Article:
Immigration Minister Damian Green said: ‘With more interviews and greater powers to refuse bogus students we will weed out abuse and protect the UK from those looking to play the system.

‘Under the current system UK Border Agency officers are unable to refuse some applications even if they have serious concerns over the credibility of the student – we are toughening up the system to ensure genuine students benefit from our country’s excellent education sector.

‘Britain is open for business to the brightest and the best migrants but the message is clear – if you lie on your application form or try to hide your true motivation for coming to the UK then you will be found out and refused a visa.’

Today’s announcement follows an interviewing pilot carried out by the agency last year to tackle concerns about the legitimacy of some applicants. More than 2,300 student visa applicants were interviewed in 13 overseas posts with the aim of testing how effective face-to-face interviews would be – in addition to existing strict application processes that consider fraud and other factors.

Under a pilot system carried out by the Home Office late last year, around a fifth of the applicants were refused entry to the UK based on their interview. The Home Office concluded that one of the main issues was the inability of interviewees to display the required level of English. Some were unable to answer basic questions in English without the aid of an interpreter – despite stating on their application forms that they had the necessary language qualifications to study at higher and further education standards in the UK.

Other government .  Over 450 colleges are no longer able to bring in students from overseas. In addition the number of student visas issued has fallen by 21 per cent over the last year. The new powers will come into force on 30 July 2012.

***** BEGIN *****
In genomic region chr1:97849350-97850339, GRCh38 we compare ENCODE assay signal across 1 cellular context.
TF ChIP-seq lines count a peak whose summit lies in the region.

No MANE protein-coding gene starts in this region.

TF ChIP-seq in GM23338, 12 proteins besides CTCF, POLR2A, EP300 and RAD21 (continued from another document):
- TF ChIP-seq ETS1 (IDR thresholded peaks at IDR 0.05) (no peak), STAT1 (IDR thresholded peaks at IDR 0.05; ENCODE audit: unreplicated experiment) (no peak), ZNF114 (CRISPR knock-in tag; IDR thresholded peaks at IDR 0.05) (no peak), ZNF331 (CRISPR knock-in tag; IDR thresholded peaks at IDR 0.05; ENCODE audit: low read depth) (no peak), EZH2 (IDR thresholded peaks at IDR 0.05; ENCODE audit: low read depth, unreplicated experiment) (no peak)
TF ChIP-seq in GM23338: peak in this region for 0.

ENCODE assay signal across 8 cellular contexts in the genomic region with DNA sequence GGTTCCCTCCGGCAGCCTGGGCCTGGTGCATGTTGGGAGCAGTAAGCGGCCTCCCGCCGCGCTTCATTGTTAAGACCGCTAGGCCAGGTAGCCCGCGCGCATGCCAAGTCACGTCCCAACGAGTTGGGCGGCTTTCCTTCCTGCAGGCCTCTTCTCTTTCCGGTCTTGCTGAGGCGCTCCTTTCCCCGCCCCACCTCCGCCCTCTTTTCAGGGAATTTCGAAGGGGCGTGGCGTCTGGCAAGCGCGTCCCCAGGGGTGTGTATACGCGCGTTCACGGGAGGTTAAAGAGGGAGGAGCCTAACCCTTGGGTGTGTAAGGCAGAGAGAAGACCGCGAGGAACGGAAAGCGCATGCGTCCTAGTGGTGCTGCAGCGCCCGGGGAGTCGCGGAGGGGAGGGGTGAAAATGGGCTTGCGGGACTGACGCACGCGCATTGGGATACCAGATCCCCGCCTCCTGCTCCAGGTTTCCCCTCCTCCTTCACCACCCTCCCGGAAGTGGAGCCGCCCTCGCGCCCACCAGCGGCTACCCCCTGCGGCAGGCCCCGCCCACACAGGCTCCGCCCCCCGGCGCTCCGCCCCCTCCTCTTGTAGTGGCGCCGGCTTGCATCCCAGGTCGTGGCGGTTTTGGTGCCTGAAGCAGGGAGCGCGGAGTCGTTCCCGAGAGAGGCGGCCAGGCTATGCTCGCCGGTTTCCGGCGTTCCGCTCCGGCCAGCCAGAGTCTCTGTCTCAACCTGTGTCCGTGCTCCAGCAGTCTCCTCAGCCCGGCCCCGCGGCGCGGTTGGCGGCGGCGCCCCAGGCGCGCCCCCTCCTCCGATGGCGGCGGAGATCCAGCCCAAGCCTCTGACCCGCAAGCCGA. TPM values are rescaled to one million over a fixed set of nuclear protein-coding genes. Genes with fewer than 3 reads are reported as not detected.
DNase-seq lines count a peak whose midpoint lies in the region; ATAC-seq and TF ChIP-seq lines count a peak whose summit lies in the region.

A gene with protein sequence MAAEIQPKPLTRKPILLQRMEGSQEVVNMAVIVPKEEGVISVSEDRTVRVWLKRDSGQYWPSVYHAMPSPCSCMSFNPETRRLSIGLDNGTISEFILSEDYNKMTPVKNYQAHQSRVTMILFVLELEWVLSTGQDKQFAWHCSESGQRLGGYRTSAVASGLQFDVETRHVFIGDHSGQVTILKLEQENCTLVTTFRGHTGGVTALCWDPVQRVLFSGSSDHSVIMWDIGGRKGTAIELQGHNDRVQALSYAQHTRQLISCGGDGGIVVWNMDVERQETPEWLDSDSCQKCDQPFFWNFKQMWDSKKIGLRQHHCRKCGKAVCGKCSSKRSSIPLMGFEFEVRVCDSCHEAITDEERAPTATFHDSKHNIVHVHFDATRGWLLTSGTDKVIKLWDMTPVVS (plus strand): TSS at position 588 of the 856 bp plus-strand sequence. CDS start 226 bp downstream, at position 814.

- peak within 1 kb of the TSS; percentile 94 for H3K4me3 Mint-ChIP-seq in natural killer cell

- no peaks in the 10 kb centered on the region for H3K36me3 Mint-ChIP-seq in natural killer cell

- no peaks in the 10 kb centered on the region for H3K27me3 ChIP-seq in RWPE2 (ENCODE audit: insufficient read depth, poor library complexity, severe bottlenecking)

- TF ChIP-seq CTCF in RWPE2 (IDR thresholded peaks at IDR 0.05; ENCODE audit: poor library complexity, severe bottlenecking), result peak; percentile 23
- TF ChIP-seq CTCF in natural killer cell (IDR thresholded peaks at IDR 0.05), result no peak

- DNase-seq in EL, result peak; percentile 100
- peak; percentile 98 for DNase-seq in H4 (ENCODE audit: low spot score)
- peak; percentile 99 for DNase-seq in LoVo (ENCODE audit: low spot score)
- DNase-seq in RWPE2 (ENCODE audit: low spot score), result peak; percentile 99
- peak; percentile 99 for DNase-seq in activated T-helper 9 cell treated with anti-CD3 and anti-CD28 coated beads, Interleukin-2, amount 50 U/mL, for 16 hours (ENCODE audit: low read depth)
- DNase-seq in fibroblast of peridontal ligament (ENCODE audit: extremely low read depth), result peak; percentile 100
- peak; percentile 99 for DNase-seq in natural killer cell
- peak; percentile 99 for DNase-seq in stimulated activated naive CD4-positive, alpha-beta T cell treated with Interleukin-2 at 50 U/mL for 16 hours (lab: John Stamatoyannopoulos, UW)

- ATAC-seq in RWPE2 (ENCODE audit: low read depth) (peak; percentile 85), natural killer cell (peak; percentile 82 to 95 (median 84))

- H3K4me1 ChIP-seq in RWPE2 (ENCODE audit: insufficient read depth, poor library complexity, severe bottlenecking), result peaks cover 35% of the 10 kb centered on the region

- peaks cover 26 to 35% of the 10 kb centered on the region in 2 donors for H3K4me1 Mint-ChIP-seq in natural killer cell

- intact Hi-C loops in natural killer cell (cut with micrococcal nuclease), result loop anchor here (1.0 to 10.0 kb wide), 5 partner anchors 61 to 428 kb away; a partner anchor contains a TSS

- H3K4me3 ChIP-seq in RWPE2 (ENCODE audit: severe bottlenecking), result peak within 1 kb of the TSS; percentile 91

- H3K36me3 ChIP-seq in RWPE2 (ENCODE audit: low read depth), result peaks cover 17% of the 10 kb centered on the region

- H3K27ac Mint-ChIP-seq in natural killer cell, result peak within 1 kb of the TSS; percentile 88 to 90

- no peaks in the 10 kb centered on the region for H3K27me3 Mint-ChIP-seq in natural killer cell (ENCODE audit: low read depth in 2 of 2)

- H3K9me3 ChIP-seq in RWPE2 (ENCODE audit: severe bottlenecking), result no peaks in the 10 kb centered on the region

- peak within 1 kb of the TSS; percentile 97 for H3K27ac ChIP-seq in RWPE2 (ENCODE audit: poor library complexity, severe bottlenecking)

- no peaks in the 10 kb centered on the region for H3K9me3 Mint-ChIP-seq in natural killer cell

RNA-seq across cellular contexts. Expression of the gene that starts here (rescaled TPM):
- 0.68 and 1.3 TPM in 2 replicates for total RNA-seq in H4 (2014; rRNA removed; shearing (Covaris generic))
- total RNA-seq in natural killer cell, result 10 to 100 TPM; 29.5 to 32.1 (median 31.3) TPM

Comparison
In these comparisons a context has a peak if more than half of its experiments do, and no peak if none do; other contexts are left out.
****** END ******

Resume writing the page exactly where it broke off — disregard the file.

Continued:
Applications from Overstayers UKBA Update

Changes to applications from over-stayers

This UK Home Office warning to overstayers, includes students.

From 1st October 2012 if you have overstayed your leave by more than 28 days any application for further leave will be refused. This change in the Immigration Rules will affect applicants applying for further leave under:

  • the points-based system;
  • all working and student routes;
  • visiting routes;
  • long residency routes;
  • discharged HM Forces; or
  • UK ancestry routes.

If you have obtained limited leave to remain you must ensure you apply to extend your leave, if needed, in good time. If you wish to remain in the UK after the 28 day period you should therefore leave the UK and reapply for a visa. This change is in line with the new immigration rules coming into effect for the family migration route from 9th July 2012.

Family Migration Changes announced by UKBA

On 11th June 2012 the Government announced changes to the Immigration Rules for non-European Economic Area (non-EEA) nationals applying to enter or remain in the UK on the family migration route.

The new Immigration Rules will also unify consideration under the rules and Article 8 of the European Convention on Human Rights, by defining the basis on which a person can enter or remain in the UK on the basis of their family or private life.

Most of these changes will apply to new applicants from 9 July 2012.